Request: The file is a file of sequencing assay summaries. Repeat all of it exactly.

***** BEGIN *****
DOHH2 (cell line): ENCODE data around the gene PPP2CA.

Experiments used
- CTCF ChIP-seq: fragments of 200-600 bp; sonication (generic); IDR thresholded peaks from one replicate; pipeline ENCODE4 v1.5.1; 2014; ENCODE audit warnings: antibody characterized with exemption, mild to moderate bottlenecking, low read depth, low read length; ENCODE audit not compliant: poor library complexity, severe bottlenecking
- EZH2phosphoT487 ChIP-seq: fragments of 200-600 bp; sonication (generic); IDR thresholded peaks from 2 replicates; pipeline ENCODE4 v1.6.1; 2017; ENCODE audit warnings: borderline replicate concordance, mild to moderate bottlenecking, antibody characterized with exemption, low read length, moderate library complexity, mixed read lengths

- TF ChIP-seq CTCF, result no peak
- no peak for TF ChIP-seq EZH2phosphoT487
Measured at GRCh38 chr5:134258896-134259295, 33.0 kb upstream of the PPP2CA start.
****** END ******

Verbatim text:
DOHH2 (cell line): ENCODE data around the gene PPP2CA.

Experiments used
- CTCF ChIP-seq: fragments of 200-600 bp; sonication (generic); IDR thresholded peaks from one replicate; pipeline ENCODE4 v1.5.1; 2014; ENCODE audit warnings: antibody characterized with exemption, mild to moderate bottlenecking, low read depth, low read length; ENCODE audit not compliant: poor library complexity, severe bottlenecking
- EZH2phosphoT487 ChIP-seq: fragments of 200-600 bp; sonication (generic); IDR thresholded peaks from 2 replicates; pipeline ENCODE4 v1.6.1; 2017; ENCODE audit warnings: borderline replicate concordance, mild to moderate bottlenecking, antibody characterized with exemption, low read length, moderate library complexity, mixed read lengths

- TF ChIP-seq CTCF, result no peak
- no peak for TF ChIP-seq EZH2phosphoT487
Measured at GRCh38 chr5:134258896-134259295, 33.0 kb upstream of the PPP2CA start.